At RailsConf we had an opportunity to interview Jeremy Friesen from Scientist.com, where we talked about his work as a consultant on the software services team, his experience working with Rails since 2005, and the importance of community and open-source projects.
Jeremy is a consultant at Scientist.com, which is a marketplace for research and development services. Jeremy works with clients in the research and development space providing full IT support and developing digital artifacts and complicated metadata.
Jeremy has been working with Rails since December 2005, and he has been attending Rails conferences since 2009. He loves the active support idioms in Rails and the expressiveness of the activerecord DSL. He thinks that the Rails community could be more opinionated about how to organize domains within apps.
Jeremy works in a "majestic monolith," which is a large application comprising numerous Rails engines. He thinks that understanding the maintenance side of the equation is crucial when working on such an app. Jeremy is exploring Lisp, an esoteric language that is similar to Ruby in some ways. He believes that old and boring technologies like SQL have proven their viability over time, and it's essential to consider the human and maintenance costs of using emerging tech.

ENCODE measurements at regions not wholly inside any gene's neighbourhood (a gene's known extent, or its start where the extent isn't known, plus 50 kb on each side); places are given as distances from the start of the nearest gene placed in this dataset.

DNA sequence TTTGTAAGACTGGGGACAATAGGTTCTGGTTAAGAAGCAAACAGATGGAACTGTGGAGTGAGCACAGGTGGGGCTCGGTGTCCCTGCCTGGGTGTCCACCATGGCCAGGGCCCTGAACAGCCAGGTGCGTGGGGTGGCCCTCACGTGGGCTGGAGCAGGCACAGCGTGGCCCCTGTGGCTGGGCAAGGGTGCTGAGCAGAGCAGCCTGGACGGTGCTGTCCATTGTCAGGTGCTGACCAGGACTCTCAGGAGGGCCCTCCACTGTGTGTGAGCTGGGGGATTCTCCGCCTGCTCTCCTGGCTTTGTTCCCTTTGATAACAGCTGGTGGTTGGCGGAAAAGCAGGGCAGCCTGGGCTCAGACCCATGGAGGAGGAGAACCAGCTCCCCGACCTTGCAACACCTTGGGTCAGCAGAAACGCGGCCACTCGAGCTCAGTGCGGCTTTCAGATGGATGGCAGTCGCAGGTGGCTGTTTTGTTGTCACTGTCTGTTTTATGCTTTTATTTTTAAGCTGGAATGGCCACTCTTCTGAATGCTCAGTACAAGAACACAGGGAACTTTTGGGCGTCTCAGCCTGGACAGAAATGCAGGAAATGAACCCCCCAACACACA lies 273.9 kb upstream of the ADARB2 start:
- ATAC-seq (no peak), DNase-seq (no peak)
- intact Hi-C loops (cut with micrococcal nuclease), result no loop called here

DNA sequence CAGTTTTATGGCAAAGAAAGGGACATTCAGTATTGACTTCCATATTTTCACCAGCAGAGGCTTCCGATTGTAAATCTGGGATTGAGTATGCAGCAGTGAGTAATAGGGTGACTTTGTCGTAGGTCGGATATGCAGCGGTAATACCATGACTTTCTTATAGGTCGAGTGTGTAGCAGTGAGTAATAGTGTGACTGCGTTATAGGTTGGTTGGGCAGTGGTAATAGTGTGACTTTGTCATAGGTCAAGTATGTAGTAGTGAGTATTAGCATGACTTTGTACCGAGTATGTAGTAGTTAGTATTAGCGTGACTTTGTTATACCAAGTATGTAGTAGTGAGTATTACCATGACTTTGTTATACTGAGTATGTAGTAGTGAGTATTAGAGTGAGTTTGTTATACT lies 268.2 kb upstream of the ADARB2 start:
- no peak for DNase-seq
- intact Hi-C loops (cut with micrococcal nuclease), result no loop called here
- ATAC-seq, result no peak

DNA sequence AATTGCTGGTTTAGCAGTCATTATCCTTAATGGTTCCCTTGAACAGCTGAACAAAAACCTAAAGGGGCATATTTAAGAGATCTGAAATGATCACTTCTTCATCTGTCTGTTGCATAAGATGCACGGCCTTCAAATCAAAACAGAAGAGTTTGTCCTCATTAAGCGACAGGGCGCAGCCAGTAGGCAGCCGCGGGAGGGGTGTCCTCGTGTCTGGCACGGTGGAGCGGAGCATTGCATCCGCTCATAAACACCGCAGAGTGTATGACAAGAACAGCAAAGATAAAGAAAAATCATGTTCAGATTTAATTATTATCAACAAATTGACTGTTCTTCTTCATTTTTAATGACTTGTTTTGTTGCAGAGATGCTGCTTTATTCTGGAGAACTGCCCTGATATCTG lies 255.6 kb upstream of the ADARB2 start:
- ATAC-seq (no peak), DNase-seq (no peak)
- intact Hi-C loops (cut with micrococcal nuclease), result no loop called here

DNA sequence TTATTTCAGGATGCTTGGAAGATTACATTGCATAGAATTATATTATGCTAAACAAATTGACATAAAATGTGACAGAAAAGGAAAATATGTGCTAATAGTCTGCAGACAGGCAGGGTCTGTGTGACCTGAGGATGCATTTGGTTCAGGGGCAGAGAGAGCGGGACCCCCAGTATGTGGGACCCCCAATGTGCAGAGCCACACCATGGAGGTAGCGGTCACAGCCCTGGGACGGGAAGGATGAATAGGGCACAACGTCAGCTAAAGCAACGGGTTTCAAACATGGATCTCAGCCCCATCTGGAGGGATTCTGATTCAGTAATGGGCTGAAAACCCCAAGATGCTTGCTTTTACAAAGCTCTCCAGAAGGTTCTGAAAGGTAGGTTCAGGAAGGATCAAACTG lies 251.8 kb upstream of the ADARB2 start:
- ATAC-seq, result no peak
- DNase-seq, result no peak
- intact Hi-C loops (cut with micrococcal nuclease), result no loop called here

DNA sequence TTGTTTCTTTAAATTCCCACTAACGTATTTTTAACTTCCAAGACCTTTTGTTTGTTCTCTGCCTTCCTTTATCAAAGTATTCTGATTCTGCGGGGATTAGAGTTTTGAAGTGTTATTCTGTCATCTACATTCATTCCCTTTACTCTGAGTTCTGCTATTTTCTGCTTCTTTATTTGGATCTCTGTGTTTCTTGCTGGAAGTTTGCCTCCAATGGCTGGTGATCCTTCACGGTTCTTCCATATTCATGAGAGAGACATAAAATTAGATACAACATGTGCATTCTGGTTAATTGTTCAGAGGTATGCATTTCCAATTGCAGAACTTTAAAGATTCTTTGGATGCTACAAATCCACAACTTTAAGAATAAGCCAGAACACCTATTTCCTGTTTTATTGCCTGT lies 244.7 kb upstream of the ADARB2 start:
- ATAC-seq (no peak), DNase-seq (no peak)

During the interview, we also talked about the importance of maintaining a long-term perspective in tech, with Jeremy advocating for maintaining and fixing existing systems instead of constantly chasing something new. He also highlighted the importance of having a human-centric approach to coding, noting that it's always a trade-off between mathematical precision and simplicity.
Finally, Jeremy gave a shoutout to the open-source project Samvera.org, a consortium of academic research libraries and cultural heritage institutions that he works on. They have been using Rails for 13 to 14 years. He also recognized the important role that community plays in open-source projects and the impact it has had on his own work. Jeremy acknowledges the people who have made a tremendous impact on him and helped him think about software, community, and constraints in a positive way. He is also on the board for nonprofits like Samvera.org and advocates for the principles of Open Source, which is something he holds near and dear.
Overall, it was a fantastic conversation that touched on a wide range of topics, from the importance of community in tech to the benefits of exploring different languages and technologies. Thanks again to Jeremy for taking the time to speak with us!